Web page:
Aubade (Inca Dove)

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Aubade (Inca Dove)

Such delicacy
evokes the evolution of hand
and wing, a growth

reflecting all we’ve come
to know. Two doves

sit on the fence, cold wind ruffling
their feathers. What brings them
to this place of no

shelter, of wind and rain
and clarity defied? Fingers

often remember what the mind
cannot. Silence
complicates our mornings.

This was originally published in The Balcones Review in 1987. Seems I was enthralled with birds back then, too…

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(Hotel Eden) In Full Light We Are Not Even a Shadow

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(Hotel Eden) In Full Light We Are Not Even a Shadow

Which is to say clarity persists in
increments, in the silent space between
color and lens, within parables seen
in the incomplete: straw, hand. Imagine

white valued more than manner as hidden
thought remains obscured. Lower your eyes, lean
forward. Perspectives tilt towards the mean,
suggesting purpose. When we examine

intent, do we find it? The irony
of bottled cork, of sullied paradise,
a coiled wire, the parrot whose voice,

unheard, implicates us. What felony
must we commit to admit the device
in play? Pull or release? The mimic’s choice.

 

* * *

Notes: “In full light we are not even a shadow” is a line from Antonio Porchia’s Voices.

Hotel Eden is the title of a piece of art by Joseph Cornell. An image may be found here:
http://www.wikiart.org/en/joseph-cornell/untitled-the-hotel-eden-1945

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This made its first appearance here in March 2015.

 

Mockingbird III

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Mockingbird III

Songs, returned
to their space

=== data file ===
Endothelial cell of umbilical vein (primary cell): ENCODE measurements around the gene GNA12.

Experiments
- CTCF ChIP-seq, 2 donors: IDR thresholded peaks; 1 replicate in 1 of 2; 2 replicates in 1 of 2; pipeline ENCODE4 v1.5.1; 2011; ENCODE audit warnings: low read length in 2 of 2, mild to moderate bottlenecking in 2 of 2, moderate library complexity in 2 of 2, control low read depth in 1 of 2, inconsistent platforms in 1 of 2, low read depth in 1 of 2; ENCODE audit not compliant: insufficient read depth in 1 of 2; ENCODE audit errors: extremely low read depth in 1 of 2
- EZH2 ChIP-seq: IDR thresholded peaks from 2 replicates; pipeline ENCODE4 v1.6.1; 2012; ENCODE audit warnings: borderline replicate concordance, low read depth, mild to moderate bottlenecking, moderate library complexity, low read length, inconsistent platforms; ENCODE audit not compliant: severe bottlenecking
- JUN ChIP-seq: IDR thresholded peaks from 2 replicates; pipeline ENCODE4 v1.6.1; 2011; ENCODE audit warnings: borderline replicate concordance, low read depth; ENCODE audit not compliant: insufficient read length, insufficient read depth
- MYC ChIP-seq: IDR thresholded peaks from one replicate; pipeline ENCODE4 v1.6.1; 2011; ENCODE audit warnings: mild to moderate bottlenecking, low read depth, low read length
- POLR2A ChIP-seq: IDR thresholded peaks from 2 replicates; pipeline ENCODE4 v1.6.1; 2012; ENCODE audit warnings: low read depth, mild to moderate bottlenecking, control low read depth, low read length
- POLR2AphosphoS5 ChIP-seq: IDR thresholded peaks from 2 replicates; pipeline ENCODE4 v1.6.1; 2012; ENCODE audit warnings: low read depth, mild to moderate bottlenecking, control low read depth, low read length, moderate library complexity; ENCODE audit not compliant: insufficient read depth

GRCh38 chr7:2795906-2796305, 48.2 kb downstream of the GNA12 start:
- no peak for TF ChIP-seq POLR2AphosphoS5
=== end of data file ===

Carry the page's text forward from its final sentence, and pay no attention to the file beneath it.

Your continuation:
within the sphere of
movement, the patterns inscribed
as if to touch the face of every

wind: here one moment, then
gone. This quickness delights us.
How, then, do we so often forget

those things we share? Night
comes and goes to another’s
phrase, yet each note is so precisely

placed, so carefully rendered
that we hear only the voice, not its source.

 

* * *

Another piece from the 80s. This first appeared here in March 2015, and would likely be a much longer poem if I were to write it today.

 

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Mockingbird

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Mockingbird

Withdrawn, it unfolds
to another
voice, like that

of a child lost in the wind.
Or, lonely, it rises from its place

and sings, only
to return and start again.
The pleasure we accept derives from

the knowledge that we are not alone.
Each morning we walk out and sit
by the stones, hoping to observe some

new patterns in his life. What we
see is an answer. What we hear is no song.

 

* * *

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“Mockingbird” made its first appearance here in January 2015. It was written
in the 1980s, probably around 1987-1989.

 

Two Poems Up at Formidable Woman Sanctuary